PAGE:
Fichte also refuted the Kantian thing-in-itself, which served as the outer world and cause of our representations.

It is easy to see why Fichte was accused of atheism in his time. By refuting the Spinozists’ external cause, that in which Spinoza insisted man is grounded, i.e. Substance, or Ein Sof, Fichte was also denying the existence of a God external to man. Fichte had internalised God. He had wholly embraced the Renaissance humanist concept of the divinity of man.

In answer to the “what am I” question, the Spinozists claimed that everything we know is derived from the outer world through sensation and that the ground of autonomy lies in the outer world of nature. Their answer to the question is that the self is merely an accident or epiphenomenon of this ontology of actuality.

Fichte attempted to save the self by reversing Spinoza as well as turning him on his head. Fichte claimed that all reality and substantiality is inside the self as a whole. The external world of nature is an epiphenomenon that revolves around the self, not the other way around.

Did Fichte actually refute Spinoza, or did he merely miniaturise Ein Sof?

And didn’t the Ein Sof of Lurianic Kabbalah miniaturise itself in its act of withdrawal?

Things to ponder.


© John Dunn.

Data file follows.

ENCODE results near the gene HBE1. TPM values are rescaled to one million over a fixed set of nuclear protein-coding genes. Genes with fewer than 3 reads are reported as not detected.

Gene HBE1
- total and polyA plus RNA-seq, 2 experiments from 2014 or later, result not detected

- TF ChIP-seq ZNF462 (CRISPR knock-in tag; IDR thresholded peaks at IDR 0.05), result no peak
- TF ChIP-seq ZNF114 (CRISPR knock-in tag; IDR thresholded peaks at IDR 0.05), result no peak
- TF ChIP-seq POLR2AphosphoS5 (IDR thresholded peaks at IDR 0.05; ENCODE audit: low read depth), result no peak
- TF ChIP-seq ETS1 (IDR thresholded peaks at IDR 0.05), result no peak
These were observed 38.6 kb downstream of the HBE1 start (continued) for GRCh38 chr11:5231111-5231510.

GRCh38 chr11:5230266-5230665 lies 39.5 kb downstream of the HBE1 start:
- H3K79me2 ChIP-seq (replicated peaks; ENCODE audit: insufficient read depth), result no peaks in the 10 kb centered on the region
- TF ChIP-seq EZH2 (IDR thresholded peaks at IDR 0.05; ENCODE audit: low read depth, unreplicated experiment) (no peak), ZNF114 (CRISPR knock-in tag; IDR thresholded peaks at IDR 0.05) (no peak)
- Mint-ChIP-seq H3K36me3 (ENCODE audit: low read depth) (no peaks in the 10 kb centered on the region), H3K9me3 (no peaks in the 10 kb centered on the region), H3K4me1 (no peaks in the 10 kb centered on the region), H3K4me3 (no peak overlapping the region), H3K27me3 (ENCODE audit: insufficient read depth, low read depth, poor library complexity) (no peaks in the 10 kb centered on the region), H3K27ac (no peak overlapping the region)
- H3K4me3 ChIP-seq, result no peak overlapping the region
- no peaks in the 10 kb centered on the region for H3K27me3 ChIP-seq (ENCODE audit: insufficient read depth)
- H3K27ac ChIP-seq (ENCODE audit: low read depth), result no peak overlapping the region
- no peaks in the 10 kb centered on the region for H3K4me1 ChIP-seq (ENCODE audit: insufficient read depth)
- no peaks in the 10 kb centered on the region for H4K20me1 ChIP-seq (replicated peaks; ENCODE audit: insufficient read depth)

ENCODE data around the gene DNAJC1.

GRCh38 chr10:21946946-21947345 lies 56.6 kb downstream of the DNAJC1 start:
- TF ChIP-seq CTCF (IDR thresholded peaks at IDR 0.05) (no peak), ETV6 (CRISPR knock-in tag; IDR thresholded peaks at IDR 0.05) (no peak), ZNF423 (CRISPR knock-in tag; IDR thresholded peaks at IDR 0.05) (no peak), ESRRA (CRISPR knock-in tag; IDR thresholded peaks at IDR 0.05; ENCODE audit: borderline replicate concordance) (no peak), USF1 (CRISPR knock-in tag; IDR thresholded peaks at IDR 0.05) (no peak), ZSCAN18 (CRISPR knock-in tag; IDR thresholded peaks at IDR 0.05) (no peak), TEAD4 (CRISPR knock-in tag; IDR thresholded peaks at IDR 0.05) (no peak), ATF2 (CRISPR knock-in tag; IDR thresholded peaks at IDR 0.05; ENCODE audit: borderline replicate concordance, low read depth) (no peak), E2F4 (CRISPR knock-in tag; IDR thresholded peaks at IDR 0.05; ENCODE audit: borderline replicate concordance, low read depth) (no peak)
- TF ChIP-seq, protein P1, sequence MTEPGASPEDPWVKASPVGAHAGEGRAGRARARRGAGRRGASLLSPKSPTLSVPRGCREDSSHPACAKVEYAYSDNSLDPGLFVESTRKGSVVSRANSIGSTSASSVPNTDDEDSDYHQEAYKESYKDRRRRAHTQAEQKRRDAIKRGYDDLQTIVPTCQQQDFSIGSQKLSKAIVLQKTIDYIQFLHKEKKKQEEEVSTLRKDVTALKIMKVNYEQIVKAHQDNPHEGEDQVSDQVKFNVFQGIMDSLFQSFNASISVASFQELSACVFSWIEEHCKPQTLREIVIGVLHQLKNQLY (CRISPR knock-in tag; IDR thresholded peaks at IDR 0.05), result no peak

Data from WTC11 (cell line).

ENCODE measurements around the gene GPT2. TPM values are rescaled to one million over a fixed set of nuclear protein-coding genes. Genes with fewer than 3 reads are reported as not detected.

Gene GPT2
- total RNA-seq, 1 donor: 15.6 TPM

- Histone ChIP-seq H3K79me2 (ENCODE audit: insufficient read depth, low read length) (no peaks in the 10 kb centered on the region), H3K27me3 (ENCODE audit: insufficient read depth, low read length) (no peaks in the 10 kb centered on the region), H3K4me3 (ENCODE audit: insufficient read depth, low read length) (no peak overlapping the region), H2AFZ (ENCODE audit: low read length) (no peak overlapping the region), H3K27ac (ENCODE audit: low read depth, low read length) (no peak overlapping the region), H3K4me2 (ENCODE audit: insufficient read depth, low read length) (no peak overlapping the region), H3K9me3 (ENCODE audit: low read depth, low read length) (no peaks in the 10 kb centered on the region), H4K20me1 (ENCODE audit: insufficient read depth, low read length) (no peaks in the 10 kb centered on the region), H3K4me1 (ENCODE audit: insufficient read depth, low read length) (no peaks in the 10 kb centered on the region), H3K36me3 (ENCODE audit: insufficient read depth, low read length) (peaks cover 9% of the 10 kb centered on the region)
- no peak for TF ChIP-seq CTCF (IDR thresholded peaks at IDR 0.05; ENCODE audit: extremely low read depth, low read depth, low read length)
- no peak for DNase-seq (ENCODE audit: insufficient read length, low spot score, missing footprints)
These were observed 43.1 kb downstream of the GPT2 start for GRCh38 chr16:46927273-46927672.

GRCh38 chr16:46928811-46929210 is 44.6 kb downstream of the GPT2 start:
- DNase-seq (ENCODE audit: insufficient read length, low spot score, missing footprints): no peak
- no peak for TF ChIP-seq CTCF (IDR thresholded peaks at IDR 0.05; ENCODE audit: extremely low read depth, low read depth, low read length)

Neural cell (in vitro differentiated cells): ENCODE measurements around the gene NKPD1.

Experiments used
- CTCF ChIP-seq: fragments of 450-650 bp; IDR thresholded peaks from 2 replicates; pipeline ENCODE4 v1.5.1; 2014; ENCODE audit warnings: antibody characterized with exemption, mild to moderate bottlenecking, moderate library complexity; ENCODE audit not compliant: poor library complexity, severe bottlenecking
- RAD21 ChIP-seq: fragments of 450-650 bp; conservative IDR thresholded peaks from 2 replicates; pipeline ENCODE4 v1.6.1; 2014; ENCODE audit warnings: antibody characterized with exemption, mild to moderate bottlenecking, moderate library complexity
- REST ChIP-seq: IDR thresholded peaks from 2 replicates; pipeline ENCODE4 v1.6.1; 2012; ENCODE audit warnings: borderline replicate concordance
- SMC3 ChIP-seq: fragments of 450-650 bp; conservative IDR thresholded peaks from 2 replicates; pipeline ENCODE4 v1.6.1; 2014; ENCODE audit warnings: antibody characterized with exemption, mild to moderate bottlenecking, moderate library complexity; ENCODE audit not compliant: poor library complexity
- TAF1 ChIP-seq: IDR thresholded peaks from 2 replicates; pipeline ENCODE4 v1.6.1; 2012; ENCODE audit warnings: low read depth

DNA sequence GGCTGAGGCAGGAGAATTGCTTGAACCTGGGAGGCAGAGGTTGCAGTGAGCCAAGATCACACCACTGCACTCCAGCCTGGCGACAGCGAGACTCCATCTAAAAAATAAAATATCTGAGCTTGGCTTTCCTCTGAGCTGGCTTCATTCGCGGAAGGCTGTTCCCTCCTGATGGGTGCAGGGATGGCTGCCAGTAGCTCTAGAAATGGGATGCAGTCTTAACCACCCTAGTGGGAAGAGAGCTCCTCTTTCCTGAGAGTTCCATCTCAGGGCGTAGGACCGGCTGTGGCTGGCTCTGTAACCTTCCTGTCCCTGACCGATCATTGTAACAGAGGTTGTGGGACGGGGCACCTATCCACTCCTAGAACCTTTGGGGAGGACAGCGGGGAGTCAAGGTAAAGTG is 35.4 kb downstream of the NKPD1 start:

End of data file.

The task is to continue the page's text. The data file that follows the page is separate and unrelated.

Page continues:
Spinozist Marx

Wednesday, 22 February 2017 at 20:53

Spinoza and Marx on Dr John Dunn.
















In March to April 1841, at the age of 22, Karl Marx made extensive transcriptions from Spinoza.* These notebooks were published by Dietz Verlag in the GDR in 1976, in two volumes. Volume I contains Marx’s transcriptions in Latin and German; Volume II contains translations from Latin into German, and notes, the “Apparat”.

He prepared his Spinoza notes immediately following the completion of his doctoral dissertation for which he received his doctoral degree in April 1841.

The combination of his work on Epicurus (for the dissertation) and the notes taken from Spinoza had a profound effect upon Marx’s conception of human freedom.

Certainly the combination was also at the root of his realisation that there were two basic and opposite trends in philosophy, the idealist and the materialist.

*Karl Marx (1976) Marx/Engels Gesamtausgabe (MEGA), IV Vierte Abteilung : Exzerpte Notizen Marginalien Band 1(Berlin: Dietz Verlag)


© John Dunn.